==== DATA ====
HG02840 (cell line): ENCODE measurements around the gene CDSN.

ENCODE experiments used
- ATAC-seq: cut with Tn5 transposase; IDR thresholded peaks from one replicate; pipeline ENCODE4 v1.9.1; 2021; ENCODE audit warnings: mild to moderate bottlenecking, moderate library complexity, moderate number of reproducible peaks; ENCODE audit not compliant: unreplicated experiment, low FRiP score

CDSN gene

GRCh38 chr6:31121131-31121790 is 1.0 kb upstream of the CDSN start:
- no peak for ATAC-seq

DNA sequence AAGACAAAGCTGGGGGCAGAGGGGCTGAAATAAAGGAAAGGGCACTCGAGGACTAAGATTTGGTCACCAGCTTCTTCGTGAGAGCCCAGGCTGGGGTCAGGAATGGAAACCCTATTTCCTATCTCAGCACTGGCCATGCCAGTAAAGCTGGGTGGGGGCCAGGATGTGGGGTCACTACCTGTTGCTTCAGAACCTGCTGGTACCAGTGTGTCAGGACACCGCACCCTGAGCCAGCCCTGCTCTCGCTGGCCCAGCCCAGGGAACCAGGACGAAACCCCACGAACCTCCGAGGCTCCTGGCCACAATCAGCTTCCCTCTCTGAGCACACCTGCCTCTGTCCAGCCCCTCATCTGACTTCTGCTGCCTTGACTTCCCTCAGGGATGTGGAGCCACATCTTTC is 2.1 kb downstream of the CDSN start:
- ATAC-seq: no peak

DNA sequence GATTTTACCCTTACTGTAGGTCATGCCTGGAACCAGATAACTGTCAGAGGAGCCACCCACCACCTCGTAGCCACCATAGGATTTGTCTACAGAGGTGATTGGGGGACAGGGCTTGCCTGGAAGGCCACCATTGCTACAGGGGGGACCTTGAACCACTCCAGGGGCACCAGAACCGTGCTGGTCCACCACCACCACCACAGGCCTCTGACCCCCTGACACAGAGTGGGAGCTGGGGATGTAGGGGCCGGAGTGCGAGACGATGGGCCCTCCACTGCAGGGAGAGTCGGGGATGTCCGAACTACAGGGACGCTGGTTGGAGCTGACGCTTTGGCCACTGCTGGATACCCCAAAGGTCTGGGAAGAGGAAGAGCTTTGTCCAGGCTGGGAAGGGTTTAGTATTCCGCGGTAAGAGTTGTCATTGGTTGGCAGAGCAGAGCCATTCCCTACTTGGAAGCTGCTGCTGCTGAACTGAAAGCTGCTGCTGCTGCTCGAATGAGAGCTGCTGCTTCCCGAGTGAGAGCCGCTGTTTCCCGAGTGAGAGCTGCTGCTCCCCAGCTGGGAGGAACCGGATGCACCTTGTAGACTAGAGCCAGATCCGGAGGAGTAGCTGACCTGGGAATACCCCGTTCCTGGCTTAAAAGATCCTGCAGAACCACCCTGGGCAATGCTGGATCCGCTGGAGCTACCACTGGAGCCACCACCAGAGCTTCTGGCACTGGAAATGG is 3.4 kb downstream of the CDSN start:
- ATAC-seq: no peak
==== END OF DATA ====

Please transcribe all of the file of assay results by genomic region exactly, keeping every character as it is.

HG02840 (cell line): ENCODE measurements around the gene CDSN.

ENCODE experiments used
- ATAC-seq: cut with Tn5 transposase; IDR thresholded peaks from one replicate; pipeline ENCODE4 v1.9.1; 2021; ENCODE audit warnings: mild to moderate bottlenecking, moderate library complexity, moderate number of reproducible peaks; ENCODE audit not compliant: unreplicated experiment, low FRiP score

CDSN gene

GRCh38 chr6:31121131-31121790 is 1.0 kb upstream of the CDSN start:
- no peak for ATAC-seq

DNA sequence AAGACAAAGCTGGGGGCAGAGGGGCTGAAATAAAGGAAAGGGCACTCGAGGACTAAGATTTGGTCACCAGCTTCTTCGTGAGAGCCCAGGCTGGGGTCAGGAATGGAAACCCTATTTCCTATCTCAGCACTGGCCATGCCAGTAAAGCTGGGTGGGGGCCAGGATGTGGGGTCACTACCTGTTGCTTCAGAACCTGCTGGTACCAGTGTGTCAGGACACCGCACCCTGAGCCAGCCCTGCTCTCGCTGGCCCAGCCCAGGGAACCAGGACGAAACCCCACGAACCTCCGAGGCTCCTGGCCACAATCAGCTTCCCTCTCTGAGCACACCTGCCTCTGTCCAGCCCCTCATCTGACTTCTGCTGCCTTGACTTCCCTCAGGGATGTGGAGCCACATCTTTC is 2.1 kb downstream of the CDSN start:
- ATAC-seq: no peak

DNA sequence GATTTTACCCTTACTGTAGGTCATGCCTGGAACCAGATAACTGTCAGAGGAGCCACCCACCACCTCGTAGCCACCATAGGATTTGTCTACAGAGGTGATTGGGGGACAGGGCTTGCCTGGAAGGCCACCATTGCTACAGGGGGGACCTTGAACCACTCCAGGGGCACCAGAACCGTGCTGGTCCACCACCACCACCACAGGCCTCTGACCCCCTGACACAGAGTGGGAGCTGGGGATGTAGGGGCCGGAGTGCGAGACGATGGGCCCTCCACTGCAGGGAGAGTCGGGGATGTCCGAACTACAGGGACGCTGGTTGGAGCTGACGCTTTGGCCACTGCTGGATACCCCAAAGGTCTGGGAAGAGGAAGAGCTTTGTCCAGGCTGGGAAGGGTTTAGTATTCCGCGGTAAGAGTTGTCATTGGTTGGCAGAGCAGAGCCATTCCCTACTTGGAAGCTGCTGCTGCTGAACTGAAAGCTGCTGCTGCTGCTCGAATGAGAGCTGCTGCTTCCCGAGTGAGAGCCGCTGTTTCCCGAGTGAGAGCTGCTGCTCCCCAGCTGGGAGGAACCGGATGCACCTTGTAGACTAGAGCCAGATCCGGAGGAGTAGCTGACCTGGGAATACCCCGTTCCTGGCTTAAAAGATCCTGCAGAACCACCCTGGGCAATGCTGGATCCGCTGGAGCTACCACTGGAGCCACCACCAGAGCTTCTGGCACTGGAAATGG is 3.4 kb downstream of the CDSN start:
- ATAC-seq: no peak